The Nebraska Supreme Court in Wilken v. Moorman Mfg. Co., 121 Neb. 1, 235 N.W. 671 (1931) found that:

A sales manager of a foreign corporation who exercises judgment and discretion in the conduct of the corporation's affairs within this state is, within the meaning of the statute relating to service of process on such corporations, a managing agent, notwithstanding his acts and doings as such agent may refer only to a part of the business transacted by the corporation.

This statement was applied in upholding service on the vice president and sales manager of the defendant in Brown v. Glove Laboratories, 165 Neb. 138, 84 N.W.2d 151 (1957), process having been served while the officer was attending a convention in Omaha. The Court observed:

[The officer] in his capacity as sales manager, had been in Nebraska on previous occasions promoting the interests [of defendant]. He was an agent or a managing agent within the meaning of [Section 25-511] while in Nebraska because of the general powers that he had in regard to [defendant's] business here.

In Dale Electronics, Inc. v. Copymation, Inc., 178 Neb. 239, 132 N.W.2d 788 (1965), these precedents were distinguished as the case involved salesmen of a retailer which was unrelated to the defendant manufacturer, the Court finding that an independent contractor relationship rather than one of agency existed.

The distinction, which is fundamentally one of agency law, centering on the nature of the relationship and the degree of control that is exercised by the principle, is in accord with decisions regarding service on one corporation as an agent of another corporation pursuant to Fed.R.Civ.P. 4(d) (3). The defendant does not contend that American Honda is not doing business in Nebraska nor that American Honda's business is other than the promotion and sale through retail outlets of the products of defendant Honda, Ltd. Defendant's only contention is that American Honda is engaged in these activities as an independent contractor rather than as an agent of defendant and, therefore, service of process on American Honda is insufficient to assert jurisdiction over defendant.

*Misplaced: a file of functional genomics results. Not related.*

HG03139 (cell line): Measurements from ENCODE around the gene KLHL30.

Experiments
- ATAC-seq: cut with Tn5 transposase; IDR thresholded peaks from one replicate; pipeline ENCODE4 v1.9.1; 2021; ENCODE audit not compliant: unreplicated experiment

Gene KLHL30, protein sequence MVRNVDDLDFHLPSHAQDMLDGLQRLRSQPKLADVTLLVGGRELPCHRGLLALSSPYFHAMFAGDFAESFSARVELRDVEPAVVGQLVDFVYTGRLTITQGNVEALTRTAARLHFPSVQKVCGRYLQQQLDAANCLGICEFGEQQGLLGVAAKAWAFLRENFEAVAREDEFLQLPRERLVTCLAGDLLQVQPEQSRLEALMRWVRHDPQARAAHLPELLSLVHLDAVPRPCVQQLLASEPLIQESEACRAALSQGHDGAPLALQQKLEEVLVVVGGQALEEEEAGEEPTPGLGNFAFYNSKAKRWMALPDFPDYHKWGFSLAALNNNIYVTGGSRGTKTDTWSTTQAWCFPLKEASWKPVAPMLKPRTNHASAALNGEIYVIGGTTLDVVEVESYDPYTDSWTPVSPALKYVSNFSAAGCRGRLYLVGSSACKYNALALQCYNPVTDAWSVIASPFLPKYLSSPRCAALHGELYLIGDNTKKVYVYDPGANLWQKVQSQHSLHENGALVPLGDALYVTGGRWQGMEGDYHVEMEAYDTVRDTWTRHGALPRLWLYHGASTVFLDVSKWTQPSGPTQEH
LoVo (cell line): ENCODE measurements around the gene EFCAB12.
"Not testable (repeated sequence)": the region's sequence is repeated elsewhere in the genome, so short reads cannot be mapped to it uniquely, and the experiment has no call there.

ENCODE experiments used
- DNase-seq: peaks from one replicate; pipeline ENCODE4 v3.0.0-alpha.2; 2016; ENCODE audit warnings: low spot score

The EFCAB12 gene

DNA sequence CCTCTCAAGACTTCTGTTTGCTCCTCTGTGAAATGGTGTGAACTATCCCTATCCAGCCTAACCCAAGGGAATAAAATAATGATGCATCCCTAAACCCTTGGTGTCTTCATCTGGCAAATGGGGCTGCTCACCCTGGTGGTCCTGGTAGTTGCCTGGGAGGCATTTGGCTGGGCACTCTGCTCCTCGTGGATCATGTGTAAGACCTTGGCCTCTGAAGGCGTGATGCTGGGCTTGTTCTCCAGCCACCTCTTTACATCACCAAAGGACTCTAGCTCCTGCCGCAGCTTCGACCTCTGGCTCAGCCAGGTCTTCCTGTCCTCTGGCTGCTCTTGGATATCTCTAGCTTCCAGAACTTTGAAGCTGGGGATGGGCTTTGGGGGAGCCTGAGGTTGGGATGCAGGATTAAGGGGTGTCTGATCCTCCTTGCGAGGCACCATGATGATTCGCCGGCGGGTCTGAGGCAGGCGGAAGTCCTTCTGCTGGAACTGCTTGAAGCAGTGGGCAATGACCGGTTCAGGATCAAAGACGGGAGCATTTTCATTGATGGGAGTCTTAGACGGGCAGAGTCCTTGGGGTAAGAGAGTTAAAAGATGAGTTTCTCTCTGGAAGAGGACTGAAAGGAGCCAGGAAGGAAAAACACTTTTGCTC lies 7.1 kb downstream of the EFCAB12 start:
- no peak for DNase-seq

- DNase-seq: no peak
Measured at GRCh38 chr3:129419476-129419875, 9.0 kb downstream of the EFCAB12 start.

The question is essentially a factual one. A parent-subsidiary relationship by itself is not sufficient to justify service in this manner. Cannon Mfg. v. Cudahy Packing, supra. Nor is a manufacturer-distributor arrangement sufficient. Turner v. Jack Tar Grand Bahama, Ltd., 353 F.2d 954 (5th Cir. 1965).

But where the parent company has complete control over the subsidiary, conducting its business and controlling its policies . . . [or where the subsidiary] is a mere adjunct and instrumentality of the parent . . . [or] if a subsidiary corporation is merely a "dummy" by means of which the parent corporation does business in the state, service on the subsidiary may bind parent.
Fletcher Cyclopedia of Corporations, Section 8773 at pp. 527-528. (Citations omitted.)

See also Lakota Girl Scout Council, Inc. v. Havey Fund Raising Management, Inc., 519 F.2d 634 (8th Cir. 1975).

Based upon the materials presented at the hearing, it appears that plaintiff has not demonstrated an underlying unity between American Honda and Honda, Ltd., sufficient to support this Court piercing American Honda's corporate veil and reaching Honda, Ltd., through service of process on American Honda. The creation of a separate corporation to distribute products manufactured by the parent corporation within a given area and the maintenance of an interlocking directorate which in each case amounts to only a minority of the Board of Directors are not sufficient without more to find that the parent corporation so dominates the subsidiary as to effectively treat it as a division of the parent corporation. Plaintiff has not demonstrated that American Honda operates as anything other than an independent entity. It would appear that American Honda duplicates *767 some of the functions performed by the parent and exercises independent management and control of its marketing operations. In short, plaintiff has failed to carry its burden of proof. Service of process on Honda, Ltd., was not proper, and therefore, will be quashed.

Ordinarily this would present no problem since plaintiff could re-serve defendant with process. However, the statute of limitations has now run on plaintiff's claim. Under Nebraska law (Neb.Rev.Stat. § 25-217 (Reissue 1975)) failure to properly serve Honda, Ltd., before the running of the statute of limitations precludes an action against it even where the lawsuit was timely filed. See Prashar v. Volkswagen of America, Inc., 480 F.2d 947 (8th Cir. 1973).

This requirement of service of a summons upon defendant before the running of the statute is an integral part of the statute of limitations and under the rule set down in Prashar v. Volkswagen of America, Inc., 480 F.2d 947 (8th Cir. 1973), is controlling of the right of plaintiff to re-serve Honda, Ltd.

Accordingly, a separate order will be entered this date dismissing the complaint as to the defendant Honda, Ltd.